In tropical areas, agriculture consumes the land. Farmland is therefore responsible for 80 percent of global deforestation. Corporations and local farmers take over forests and clear the trees for cattle ranching and high-demand crops such as soybeans and palm oils, and land is cleared for small family farms. Farmers clear the land by burning the forests or cutting down trees. Livestock and agriculture farming is responsible for roughly 95 percent of deforestation in Latin America, 75 percent in Africa and 70 percent in subtropical Asia.[12. Gabrielle Kissinger, Martin Herold and Veronique De Sy. Drivers of Deforestation and Degradation. August 2012.]
Palm Oil and Soybeans
In 2006, global production of soybeans and palm oil reached record levels[13. United Nations Environment Programme. Vital Forest Graphics. 2009. unep.org/vitalforest]. In many countries, like Brazil and Southeast Asia, commercial agriculture is the cause of more deforestation than family farming.
Palm Oil: It’s used in everything!
Palm oil is one of the most versatile raw materials in the world. You can find it in everything from margarine, cereals and baked goods to washing powders, soaps and cosmetics. You may have never heard of it because usually it is listed as ‘vegetable oil’ in the ingredients list. [14. Green Palm Sustainability, Palm Oil Products]Palm oil can also be used in animal food and biofuel.
The worldwide demand for palm oil is expected to double between 2000 and 2020.
Already 60 percent of international trade is in vegetable oils.[15. UNEP Global Environmental Alert Service. “Oil palm plantations: threats and opportunities for tropical ecosystems. December 2011.” www.unep.org] Malaysia and Indonesia are responsible for 90 percent of palm oil production. Indonesia has 6 million hectares of oil palms—and has already lost 72 percent of their forests.[16. Greenpeace UK. “Palm Oil.” www.greenpeace.org.uk] Ironically, the expansion of palm oil plantations in Indonesia and Malaysia is a response to high petroleum prices and an increasing global demand for soybean-based biofuels perceived to be ‘green.’[17. NASA. http://earthobservatory.nasa.gov] As consumers, it is always important to be armed with as much information as possible to make truly environmentally sound decisions.
Palm oil plantations are not only destroying forests. They are impacting and displacing species, such as Asian elephants, orangutans, Sumatran rhinoceros, tigers and proboscis monkeys, all of which are endangered or critically endangered.
Soybean Crop: Livestock and Plastics
Most of the world’s soy crop is used for livestock feed; soybean meal is the largest source of protein feed in the world.[18. World Wildlife Fund International. www.panda.org] Soybean crops, like palm oil plantations are very versatile. Soybeans are used in numerous high demand products and food like: tofu, biodiesel, vegetable oil, paint and plastic.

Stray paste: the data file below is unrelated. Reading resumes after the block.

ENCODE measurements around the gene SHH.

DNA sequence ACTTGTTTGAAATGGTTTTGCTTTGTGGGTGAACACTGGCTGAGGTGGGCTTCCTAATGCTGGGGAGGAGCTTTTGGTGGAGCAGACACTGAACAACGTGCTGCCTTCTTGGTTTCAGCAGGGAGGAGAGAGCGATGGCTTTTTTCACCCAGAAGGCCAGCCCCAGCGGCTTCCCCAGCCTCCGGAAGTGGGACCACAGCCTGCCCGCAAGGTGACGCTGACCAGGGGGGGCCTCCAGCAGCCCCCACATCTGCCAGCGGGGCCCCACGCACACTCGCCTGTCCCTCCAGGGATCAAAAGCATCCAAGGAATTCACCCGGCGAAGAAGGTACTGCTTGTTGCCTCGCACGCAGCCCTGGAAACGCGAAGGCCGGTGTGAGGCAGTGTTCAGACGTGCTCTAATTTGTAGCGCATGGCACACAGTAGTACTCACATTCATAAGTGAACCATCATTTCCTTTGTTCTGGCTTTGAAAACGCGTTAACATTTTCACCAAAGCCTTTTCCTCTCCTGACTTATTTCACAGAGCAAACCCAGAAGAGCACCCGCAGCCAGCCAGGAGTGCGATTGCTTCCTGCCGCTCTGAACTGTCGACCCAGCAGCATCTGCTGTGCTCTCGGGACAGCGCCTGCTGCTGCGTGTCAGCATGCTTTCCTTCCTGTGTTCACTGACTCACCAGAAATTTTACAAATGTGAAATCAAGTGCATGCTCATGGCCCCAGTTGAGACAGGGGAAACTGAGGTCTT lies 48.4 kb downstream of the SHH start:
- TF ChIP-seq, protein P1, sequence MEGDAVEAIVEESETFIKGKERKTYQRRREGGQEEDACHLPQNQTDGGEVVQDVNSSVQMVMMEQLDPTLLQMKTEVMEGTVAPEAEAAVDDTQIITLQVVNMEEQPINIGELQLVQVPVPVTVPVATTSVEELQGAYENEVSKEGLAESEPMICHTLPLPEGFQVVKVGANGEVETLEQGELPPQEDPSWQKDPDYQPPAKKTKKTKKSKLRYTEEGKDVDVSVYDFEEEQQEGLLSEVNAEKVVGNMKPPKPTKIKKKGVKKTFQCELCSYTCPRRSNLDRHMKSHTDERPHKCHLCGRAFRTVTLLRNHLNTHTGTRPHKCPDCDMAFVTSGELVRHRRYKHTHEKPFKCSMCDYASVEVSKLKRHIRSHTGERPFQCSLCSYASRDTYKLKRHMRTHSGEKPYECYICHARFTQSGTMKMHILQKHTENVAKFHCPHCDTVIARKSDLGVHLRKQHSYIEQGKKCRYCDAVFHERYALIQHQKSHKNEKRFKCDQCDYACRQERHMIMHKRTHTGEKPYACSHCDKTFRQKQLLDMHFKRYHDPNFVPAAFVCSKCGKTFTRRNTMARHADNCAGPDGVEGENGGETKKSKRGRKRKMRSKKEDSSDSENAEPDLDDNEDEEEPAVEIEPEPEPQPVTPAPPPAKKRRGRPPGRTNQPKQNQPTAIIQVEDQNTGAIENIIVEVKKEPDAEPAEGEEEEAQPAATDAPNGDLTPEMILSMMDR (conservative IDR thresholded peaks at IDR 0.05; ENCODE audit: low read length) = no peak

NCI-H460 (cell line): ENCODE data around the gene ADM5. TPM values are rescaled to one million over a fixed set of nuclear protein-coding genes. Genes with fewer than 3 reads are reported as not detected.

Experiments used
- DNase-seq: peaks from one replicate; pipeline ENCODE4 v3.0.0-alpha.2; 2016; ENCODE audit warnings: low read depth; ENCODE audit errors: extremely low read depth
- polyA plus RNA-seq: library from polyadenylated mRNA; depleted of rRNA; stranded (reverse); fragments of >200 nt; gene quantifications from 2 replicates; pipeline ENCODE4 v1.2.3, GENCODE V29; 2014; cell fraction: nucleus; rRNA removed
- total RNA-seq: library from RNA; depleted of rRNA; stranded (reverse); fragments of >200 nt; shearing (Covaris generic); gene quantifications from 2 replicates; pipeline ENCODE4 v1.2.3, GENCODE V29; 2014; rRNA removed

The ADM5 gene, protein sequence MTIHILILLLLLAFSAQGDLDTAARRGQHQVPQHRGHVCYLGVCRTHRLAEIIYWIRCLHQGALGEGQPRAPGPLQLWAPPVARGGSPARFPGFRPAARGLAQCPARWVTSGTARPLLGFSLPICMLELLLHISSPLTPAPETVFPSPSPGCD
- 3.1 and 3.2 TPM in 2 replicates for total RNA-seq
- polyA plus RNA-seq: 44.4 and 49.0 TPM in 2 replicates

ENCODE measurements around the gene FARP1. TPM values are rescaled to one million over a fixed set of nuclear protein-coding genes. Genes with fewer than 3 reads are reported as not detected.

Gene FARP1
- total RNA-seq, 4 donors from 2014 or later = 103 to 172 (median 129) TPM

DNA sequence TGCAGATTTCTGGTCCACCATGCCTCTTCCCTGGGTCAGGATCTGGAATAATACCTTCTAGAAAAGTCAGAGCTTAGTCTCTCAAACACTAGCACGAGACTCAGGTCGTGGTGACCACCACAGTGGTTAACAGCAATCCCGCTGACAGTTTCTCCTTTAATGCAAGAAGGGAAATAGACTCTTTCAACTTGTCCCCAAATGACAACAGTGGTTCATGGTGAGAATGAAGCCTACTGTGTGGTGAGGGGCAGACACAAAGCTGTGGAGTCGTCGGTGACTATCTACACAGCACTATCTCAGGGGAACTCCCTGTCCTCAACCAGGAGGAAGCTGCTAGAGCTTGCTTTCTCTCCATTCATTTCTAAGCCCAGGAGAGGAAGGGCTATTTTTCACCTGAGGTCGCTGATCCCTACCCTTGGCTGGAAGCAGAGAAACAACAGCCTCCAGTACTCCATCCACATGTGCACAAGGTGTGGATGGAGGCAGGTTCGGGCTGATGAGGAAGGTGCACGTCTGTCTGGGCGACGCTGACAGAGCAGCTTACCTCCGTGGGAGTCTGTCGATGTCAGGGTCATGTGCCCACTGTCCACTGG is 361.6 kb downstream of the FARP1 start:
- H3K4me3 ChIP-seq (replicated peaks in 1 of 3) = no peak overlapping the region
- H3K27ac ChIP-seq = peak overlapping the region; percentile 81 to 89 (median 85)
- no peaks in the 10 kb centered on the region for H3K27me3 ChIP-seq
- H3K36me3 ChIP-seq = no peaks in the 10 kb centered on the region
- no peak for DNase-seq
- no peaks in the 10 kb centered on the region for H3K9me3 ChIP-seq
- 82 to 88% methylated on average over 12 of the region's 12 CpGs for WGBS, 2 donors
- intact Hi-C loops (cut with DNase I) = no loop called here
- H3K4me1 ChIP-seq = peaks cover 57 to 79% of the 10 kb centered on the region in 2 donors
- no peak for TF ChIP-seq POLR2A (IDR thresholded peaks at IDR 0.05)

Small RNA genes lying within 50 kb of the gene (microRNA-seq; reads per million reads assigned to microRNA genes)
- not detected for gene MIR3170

Brazil, Argentina, China and India have all become major producers of soybean crops. Brazil as the world’s second biggest soybean supplier produces 23 percent of the global total and is expected to rise to number one.[19. United Nations Environment Programme. Vital Forest Graphics. 2009. unep.org/vitalforest] As the demand for soybeans increases, Brazil clears more forestland for soybean crops – even cattle are being displaced as soybeans in Brazil take over ranch land.[20. Food and Agriculture Organization of the United Nations. “Sustainable development and challenging deforestation in the Brazilian Amazon: the good , the bad and the ugly. 2007. www.fao.org]
The rapid increase of soybean crops in Brazil is also leading to the displacement of the manned wolf and giant anteater.[21. World Wildlife Fund International. www.panda.org]
Agriculture is Destroying our Forests
Currently 11 percent – 1.5 billion hectares – of the Earth’s land is used to grow crops.[22. FAO. World Agriculture: Towards 2015/2030. An FAO perspective… www.fao.org] This amount is going to increase as populations develop, meat-based diets increase and international markets grow. Our global population is expected to increase to 8.2 billion by 2030. The demand for meat is expected to increase by 85 percent by 2050 and 78 percent of the meat will come from developing countries.[24. Gabrielle Kissinger, Martin Herold and Veronique De Sy. Drivers of Deforestation and Degradation. August 2012.]
There is going to be an increase to 120 million hectares of cropland by 2030.[23. Gabrielle Kissinger, Martin Herold and Veronique De Sy. Drivers of Deforestation and Degradation. August 2012.] The bulk of this growth is going to take place in sub-Saharan Africa, with 60 million hectares, Latin America with 41 million hectares and East Asia, excluding China with 14 million. We still don’t know how much of the 120 million hectares will come from forests. There is still time to impact how, and what land, is being used for agriculture.